If you choose to be a church, you are a leader with followers. You are the face of your house of worship, and your words are associated with your face. The larger your church, the more recognizable you are. And the larger your church, the more scrutiny you will get. What you say, how you say it, where you say it, what you're wearing as you say it, who you choose to associate with, and how you fund your church may be questioned.
If you wish to be a school, you are choosing to share your knowledge with a community. You may employ additional teachers who will also share their knowledge with the community. Folks may not even recognize you in passing, but they know the work of your institution. Criticism is usually based on your content, not your character.
Both a church and a school can do good for a community.
It is difficult leading a church, and it is difficult running a school. Both require money to exist, and to grow. To get that money there are different methods, some which can be similar but when it comes to a church, the way to differentiate yourself from others is by your leader. When it comes to a school, the way to differentiate yourself is by your curriculum.
And when you have a school, you can lock the doors at the end of the day. A church keeps its doors open. I can go a week without being on social media and maybe one person will DM me and ask what's up. I've taken breaks without anyone even realizing it. However, my friends who are churches (and very good churches) will get dozens or even thousands of queries as to their whereabouts if they take a weekend off social.
There have been times since I started Wardrobe Oxygen when I considered converting my school into a church. And there have been times when I tried to be both. When influencing became a THING, the default was to be a church. Share yourself, be an expert in your niche while also being a trusted friend. Guide your followers to become better versions of themselves, with you leading by example.
But this concept is a recipe for burnout and becoming a sellout.
Being constantly online is exhausting, all-encompassing, and requires some return on that investment of time and energy. Enter sponsored content, swipe-ups (now taps), and diversifying to more social media platforms and more methods of income which means even more time and focus on your church.
Some church leaders are built for it, they hire the right staff to support the church, to focus on different aspects so the leader can continue to preach and grow the congregation. Some church leaders stay the course, but some get drunk on power, money, and fame.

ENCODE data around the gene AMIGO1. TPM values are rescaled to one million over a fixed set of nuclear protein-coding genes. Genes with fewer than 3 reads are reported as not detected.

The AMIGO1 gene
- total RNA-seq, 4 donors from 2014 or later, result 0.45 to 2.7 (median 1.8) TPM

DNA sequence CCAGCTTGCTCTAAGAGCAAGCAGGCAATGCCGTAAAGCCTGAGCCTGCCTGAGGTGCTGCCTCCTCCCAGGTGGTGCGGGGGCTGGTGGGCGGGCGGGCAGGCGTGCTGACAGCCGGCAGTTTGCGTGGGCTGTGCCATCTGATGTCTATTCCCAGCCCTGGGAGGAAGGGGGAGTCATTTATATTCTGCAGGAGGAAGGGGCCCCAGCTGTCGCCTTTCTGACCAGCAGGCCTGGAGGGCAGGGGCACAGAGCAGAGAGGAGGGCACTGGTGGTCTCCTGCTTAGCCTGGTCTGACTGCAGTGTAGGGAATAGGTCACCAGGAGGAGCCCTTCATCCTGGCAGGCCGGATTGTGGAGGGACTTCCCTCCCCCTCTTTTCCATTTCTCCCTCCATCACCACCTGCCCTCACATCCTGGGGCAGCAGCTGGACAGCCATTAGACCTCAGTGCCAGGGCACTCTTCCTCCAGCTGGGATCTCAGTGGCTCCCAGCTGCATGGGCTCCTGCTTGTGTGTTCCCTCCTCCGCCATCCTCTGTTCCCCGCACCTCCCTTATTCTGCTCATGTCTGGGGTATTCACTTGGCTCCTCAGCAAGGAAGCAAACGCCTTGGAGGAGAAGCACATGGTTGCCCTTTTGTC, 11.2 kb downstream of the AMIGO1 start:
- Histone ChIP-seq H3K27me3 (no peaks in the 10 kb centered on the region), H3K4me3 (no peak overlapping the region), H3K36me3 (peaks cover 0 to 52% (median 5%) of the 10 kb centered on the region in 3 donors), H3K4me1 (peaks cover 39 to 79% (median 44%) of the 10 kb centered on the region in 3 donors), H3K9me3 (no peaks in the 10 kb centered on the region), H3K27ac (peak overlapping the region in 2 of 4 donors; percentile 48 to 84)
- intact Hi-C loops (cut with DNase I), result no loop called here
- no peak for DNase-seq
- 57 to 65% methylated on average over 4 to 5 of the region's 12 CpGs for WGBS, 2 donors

Don't get me wrong, I am not criticizing houses of worship. But religious leaders, just like political leaders, and influencers, can lose sight of their purpose when they gain power. And as an influencer, power comes in the forms of hearts, shares, tags, mentions, collaborations, and follower count.
I am lucky that I built my school 18 years ago and never abandoned it.
Many of my peers let their schools crumble to build megachurches on social media. I saw their success but didn't think I had it in me to go that route. I felt the calling of my ancestors to be a teacher, to stick to what felt right, and to do what I enjoyed. I dabbled in being a church but kept coming back to my school.
Because I have this sturdy school, I am able to say no to brand partnerships. I have the funding in the form of ad revenue and affiliate links so I can teach what I want instead of what a corporation desires. Instead of social media being my primary platform for income and audience, it is a tool for advertising my school, to draw everyone to my campus, this blog. I occasionally use it to make money, but it's a bake sale to support my school.
I still have room to grow.
I've gone from a one-room schoolhouse to a larger building with many rooms and resources. I've brought on the occasional substitute teacher and administrative staff so I can focus on teaching and have my weekends off and holiday breaks. Who knows how large my campus will be in the future, and how the curriculum will change to cater to a changing world. But the property will remain a school.
Since I've built a school over these almost two decades of Wardrobe Oxygen, if TikTok disappears, if Instagram goes to crap, if Facebook eats itself, I will still be here, doing just fine. I may need to pay for my own school supplies, but I can close my laptop at the end of the day and occasionally take a summer vacation. It may not pay as much as being the leader of a megachurch, but I have no problem sleeping at night and don't miss Corporate America at all.